Released on October 4, 2018
Wet and cool weather continues to slow harvest operations in much of the province, according to Saskatchewan Agriculture’s Weekly Crop Report. Seventy-three per cent of the crop is now in the bin, slightly behind the five-year (2013-17) average of 78 per cent for this time of year. Twenty per cent of the crop is swathed or ready to straight-cut.
Frequent snow and rain have delayed progress in many areas, and fields remain wet. Warm, dry and windy days are needed soon to allow producers to return to the field.
Harvest is most advanced in the southwestern region, where 90 per cent of the crop is now combined. The southeastern region has 89 per cent combined, the west-central region 62 per cent and the east-central region 61 per cent. The northeastern region has 45 per cent combined, while the northwestern region has 33 per cent combined.
Eighty-four per cent of durum, 78 per cent of barley, 76 per cent of mustard, 58 per cent of spring wheat, 52 per cent of canola, 33 per cent of flax and 29 per cent of soybeans have now been combined. Many crops are coming off tough and are being placed into aeration bins and dryers.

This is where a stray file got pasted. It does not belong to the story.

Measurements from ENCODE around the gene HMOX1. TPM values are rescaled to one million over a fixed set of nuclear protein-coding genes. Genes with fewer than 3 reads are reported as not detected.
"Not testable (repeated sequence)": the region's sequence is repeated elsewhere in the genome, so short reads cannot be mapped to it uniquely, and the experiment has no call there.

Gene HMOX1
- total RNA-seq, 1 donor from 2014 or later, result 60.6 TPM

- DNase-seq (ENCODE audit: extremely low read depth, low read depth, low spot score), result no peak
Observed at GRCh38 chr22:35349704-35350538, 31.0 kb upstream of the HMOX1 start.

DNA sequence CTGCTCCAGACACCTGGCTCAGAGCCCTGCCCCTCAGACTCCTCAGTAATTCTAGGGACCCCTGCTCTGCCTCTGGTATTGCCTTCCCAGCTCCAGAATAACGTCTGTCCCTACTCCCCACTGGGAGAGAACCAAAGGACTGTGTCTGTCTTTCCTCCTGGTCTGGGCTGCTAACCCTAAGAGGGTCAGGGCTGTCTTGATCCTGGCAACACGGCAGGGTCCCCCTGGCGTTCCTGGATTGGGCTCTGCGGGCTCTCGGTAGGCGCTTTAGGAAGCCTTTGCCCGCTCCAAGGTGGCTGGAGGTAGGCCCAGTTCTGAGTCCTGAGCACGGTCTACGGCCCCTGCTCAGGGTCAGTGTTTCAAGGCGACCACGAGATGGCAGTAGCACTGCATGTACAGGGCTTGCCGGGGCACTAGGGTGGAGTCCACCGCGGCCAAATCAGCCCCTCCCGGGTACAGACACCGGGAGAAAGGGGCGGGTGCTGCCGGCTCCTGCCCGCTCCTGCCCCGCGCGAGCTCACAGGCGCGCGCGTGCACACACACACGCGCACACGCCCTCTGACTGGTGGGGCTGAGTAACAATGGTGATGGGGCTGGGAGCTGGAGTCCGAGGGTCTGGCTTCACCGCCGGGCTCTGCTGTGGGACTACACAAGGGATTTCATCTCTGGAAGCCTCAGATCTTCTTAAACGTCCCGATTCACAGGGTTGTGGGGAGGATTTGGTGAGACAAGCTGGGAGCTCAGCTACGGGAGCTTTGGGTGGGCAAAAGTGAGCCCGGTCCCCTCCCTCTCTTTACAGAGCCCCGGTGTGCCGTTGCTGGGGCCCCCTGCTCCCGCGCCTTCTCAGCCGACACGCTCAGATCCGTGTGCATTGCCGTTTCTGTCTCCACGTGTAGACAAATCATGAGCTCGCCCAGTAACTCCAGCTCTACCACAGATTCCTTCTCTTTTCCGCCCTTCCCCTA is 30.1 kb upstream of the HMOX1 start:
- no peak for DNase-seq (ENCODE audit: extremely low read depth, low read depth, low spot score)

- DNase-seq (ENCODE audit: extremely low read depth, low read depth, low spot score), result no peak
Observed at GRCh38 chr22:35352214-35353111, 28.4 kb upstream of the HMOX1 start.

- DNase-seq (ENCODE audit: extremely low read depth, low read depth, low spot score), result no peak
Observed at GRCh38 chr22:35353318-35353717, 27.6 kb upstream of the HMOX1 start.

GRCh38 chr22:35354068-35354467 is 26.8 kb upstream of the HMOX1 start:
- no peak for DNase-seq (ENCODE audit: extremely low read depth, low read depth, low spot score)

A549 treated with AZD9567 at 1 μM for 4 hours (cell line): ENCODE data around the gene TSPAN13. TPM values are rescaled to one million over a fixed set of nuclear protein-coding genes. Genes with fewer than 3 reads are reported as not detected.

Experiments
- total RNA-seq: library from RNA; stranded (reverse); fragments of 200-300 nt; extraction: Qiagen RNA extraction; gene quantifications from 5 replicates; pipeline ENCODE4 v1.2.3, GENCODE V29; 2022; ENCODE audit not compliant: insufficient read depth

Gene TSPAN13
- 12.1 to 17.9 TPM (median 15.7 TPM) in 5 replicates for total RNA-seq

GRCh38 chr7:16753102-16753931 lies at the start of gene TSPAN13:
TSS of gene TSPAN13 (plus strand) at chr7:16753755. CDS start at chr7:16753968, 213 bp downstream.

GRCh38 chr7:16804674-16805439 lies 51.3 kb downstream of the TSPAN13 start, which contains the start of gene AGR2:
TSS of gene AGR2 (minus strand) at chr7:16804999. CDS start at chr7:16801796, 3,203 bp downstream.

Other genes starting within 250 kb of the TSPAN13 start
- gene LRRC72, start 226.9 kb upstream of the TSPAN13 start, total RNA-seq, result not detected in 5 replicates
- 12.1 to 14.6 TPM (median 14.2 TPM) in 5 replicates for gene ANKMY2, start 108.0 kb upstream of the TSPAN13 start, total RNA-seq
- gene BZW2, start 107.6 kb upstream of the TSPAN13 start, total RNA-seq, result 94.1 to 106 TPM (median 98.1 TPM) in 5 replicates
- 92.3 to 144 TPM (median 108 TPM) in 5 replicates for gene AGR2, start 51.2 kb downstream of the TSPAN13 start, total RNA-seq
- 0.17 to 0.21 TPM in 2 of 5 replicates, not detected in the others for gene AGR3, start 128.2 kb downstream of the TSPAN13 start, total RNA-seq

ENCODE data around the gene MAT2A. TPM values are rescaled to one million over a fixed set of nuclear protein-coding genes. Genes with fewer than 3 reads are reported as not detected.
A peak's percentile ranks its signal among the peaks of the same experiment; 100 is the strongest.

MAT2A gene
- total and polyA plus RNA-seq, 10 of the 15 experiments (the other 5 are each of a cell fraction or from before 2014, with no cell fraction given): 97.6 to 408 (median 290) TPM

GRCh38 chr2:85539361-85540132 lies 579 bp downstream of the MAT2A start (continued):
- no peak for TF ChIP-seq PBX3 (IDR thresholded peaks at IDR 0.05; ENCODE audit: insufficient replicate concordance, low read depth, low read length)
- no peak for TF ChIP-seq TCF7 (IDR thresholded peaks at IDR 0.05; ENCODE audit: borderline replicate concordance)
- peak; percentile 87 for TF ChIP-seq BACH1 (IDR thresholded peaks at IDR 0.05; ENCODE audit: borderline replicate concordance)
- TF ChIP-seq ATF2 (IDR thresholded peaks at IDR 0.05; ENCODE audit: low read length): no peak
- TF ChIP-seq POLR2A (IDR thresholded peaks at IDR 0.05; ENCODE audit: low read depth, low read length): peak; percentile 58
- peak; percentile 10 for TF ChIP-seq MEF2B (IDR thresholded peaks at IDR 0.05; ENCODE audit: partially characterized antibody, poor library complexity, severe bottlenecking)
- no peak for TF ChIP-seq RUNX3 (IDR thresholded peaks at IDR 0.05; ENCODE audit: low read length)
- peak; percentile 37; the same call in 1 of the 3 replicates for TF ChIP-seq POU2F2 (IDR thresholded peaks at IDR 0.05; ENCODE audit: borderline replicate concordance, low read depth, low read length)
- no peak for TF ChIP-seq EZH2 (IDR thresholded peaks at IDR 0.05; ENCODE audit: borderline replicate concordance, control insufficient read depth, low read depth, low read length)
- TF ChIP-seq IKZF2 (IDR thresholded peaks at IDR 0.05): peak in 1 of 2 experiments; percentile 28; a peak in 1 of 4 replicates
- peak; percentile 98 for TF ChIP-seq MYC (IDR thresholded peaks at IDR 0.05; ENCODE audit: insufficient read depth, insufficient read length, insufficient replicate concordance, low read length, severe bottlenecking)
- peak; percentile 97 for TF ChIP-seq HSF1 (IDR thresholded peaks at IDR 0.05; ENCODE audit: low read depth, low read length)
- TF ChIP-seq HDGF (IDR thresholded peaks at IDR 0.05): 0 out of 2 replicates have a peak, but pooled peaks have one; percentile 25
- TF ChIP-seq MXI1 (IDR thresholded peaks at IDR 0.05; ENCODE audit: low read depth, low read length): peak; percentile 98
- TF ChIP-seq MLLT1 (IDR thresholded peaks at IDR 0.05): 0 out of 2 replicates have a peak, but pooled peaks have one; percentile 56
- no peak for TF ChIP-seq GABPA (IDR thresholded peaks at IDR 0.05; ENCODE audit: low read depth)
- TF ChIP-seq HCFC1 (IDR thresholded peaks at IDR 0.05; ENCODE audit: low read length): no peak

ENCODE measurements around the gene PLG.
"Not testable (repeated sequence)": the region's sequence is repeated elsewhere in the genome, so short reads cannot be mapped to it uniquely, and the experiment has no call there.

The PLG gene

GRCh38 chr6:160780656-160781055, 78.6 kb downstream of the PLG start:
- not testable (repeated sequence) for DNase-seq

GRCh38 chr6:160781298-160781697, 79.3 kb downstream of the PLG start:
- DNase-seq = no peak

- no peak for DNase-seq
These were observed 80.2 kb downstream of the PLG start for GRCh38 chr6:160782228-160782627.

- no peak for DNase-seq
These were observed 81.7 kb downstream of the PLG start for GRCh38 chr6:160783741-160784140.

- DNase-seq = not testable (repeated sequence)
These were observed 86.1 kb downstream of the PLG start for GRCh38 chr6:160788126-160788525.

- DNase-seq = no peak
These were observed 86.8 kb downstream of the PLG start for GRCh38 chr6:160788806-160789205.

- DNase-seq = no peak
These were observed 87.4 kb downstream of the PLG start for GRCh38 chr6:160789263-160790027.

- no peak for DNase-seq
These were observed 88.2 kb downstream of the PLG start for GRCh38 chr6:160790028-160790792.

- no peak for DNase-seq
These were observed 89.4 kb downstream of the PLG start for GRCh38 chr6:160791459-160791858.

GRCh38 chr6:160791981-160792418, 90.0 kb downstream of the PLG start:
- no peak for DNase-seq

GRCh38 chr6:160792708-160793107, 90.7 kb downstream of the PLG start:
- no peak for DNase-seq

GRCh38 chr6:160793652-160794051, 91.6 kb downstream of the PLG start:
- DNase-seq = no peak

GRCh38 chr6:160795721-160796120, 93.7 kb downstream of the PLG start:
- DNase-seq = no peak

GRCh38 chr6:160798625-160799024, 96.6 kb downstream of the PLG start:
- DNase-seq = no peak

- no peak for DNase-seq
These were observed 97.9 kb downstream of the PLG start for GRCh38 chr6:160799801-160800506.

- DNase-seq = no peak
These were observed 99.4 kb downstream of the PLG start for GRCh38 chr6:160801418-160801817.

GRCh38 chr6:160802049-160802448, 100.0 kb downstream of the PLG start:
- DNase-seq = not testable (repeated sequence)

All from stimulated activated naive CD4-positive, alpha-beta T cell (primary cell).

Topsoil moisture conditions continue to improve with the recent rain and snow. Cropland topsoil moisture is rated as three per cent surplus, 64 per cent adequate, 27 per cent short and six per cent very short. Hay land and pasture topsoil moisture is rated as one per cent surplus, 51 per cent adequate, 34 per cent short and 14 per cent very short.
Yield estimates at this time remain about average overall, although they vary greatly across the province depending on the moisture received throughout the season. Spring wheat grades at this time are being reported as 54 per cent 1 CW, 25 per cent 2 CW, 17 per cent 3 CW and four per cent CW Feed.
The majority of crop damage this past week was due to lodging from snow and rain. Crop quality has been affected by the recent moisture and downgrading is expected at the elevator.
SaskPower reports that there were three cases of farm machinery coming into contact with electrical equipment last week, bringing the total for September to 13. SaskPower reminds producers to take the time to identify overhead power lines and to plan ahead when moving equipment. More safety information is available at www.saskpower.com/safety.
A complete, printable version of the Crop Report is available online at http://www.saskatchewan.ca/crop-report.
Follow the 2018 Crop Report on Twitter at @SKAgriculture.
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